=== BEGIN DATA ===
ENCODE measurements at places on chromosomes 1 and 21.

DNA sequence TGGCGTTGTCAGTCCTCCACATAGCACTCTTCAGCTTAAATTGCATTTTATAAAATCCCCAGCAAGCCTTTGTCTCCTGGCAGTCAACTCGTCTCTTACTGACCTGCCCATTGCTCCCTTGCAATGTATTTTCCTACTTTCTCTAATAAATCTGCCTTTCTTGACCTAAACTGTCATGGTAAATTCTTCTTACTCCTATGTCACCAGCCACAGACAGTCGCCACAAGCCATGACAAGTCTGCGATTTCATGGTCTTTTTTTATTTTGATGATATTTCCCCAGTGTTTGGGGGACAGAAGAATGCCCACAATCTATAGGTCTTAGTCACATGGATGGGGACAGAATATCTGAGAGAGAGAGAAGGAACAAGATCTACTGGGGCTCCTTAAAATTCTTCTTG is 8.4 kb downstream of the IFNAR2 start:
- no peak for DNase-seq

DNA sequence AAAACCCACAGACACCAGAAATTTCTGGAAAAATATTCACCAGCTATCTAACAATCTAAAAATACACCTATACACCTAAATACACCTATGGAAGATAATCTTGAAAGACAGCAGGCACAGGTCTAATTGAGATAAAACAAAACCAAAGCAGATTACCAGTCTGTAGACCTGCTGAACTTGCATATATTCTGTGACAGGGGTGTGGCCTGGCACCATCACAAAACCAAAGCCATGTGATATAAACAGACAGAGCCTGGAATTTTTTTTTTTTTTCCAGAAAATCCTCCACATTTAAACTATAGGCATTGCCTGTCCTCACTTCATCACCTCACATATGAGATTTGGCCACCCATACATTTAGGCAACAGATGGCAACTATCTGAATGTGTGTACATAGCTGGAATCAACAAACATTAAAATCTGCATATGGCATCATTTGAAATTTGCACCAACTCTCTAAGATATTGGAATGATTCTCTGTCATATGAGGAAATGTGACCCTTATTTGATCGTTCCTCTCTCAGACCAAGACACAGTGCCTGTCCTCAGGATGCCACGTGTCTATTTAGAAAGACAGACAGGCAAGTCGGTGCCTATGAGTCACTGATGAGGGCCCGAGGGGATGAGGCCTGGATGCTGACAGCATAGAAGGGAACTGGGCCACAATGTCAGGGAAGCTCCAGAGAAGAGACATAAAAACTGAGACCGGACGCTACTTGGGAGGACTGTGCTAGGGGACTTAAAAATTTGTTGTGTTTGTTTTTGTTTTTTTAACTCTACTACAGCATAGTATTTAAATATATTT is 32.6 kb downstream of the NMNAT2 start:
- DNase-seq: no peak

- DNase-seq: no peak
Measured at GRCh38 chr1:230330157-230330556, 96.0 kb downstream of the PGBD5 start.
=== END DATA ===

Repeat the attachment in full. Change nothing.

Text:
ENCODE measurements at places on chromosomes 1 and 21.

DNA sequence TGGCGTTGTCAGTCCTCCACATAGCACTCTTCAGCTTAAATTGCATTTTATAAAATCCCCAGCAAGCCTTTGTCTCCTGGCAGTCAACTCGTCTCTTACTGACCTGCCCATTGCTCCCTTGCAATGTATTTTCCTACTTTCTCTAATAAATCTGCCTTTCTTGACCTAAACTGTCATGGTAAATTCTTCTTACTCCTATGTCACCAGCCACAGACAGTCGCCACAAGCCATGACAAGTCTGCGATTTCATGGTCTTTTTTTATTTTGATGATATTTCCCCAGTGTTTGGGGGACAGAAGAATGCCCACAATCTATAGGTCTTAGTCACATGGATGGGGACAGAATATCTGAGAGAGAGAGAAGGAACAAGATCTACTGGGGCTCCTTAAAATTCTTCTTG is 8.4 kb downstream of the IFNAR2 start:
- no peak for DNase-seq

DNA sequence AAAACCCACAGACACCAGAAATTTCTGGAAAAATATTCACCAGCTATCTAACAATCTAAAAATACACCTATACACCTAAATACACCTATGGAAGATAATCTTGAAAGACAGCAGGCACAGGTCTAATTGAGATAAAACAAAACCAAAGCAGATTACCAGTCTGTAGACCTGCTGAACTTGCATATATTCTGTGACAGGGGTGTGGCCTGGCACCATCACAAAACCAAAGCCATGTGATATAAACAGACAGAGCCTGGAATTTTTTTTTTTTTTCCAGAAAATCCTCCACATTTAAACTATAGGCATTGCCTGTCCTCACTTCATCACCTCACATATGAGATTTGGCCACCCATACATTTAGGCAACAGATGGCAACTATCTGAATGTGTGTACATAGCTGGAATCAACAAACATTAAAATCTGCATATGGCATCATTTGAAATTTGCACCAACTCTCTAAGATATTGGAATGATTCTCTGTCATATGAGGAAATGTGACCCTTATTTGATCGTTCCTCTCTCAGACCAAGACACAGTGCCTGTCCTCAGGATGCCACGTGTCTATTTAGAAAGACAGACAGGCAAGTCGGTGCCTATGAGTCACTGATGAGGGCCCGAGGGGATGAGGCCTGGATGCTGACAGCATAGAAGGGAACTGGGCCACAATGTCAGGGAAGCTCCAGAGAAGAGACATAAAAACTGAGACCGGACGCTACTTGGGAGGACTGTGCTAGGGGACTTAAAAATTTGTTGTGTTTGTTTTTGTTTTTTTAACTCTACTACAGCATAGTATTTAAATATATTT is 32.6 kb downstream of the NMNAT2 start:
- DNase-seq: no peak

- DNase-seq: no peak
Measured at GRCh38 chr1:230330157-230330556, 96.0 kb downstream of the PGBD5 start.